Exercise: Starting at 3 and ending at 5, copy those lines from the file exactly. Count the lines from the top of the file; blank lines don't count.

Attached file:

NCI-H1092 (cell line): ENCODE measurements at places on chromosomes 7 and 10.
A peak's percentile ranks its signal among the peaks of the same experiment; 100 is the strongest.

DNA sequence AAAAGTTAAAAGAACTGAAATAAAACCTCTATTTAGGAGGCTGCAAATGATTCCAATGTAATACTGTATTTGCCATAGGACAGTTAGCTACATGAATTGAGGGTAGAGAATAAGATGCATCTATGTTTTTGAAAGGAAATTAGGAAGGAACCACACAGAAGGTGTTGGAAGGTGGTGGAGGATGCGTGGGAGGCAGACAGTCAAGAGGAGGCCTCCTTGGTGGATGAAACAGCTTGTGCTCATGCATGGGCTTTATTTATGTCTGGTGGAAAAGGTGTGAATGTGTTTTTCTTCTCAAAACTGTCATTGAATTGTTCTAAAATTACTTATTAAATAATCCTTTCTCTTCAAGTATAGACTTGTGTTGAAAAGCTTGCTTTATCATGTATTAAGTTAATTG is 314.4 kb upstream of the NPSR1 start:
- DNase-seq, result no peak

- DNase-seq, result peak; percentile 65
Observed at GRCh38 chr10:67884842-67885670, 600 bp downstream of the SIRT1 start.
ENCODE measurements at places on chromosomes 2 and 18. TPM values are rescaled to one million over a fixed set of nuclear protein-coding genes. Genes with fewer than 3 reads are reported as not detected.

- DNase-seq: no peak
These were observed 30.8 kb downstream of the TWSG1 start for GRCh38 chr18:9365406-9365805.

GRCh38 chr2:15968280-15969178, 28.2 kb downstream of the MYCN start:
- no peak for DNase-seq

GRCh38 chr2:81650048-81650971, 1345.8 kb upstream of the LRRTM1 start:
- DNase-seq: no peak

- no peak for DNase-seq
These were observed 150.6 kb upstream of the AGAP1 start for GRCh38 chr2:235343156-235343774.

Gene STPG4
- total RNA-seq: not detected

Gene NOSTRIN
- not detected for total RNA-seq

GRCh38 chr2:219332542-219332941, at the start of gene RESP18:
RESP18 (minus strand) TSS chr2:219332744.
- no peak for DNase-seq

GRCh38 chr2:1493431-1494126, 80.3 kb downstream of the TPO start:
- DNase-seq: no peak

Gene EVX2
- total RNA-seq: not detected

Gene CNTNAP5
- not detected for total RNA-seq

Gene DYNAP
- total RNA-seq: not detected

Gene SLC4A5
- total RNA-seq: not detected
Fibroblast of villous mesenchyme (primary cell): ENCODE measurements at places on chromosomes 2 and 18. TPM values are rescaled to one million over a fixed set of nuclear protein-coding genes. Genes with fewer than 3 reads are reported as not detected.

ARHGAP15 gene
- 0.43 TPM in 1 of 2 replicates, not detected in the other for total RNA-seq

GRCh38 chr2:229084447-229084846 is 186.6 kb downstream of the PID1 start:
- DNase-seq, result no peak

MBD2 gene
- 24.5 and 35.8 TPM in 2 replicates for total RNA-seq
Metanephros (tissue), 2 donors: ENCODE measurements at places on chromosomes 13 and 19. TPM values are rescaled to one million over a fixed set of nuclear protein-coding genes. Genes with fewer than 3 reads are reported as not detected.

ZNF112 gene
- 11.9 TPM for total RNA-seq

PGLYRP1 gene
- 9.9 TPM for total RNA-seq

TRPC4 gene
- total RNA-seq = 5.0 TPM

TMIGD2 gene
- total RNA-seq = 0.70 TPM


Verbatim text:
DNA sequence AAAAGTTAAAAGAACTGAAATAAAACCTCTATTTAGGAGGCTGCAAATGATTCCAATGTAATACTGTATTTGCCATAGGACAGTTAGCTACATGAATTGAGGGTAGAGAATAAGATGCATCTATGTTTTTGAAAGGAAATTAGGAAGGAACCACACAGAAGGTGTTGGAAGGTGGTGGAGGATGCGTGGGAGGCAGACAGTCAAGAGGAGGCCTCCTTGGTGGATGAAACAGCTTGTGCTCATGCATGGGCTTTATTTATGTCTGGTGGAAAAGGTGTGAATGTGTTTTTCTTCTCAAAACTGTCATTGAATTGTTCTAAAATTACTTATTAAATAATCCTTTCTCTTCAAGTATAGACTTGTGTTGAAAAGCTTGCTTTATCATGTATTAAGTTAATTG is 314.4 kb upstream of the NPSR1 start:
- DNase-seq, result no peak

- DNase-seq, result peak; percentile 65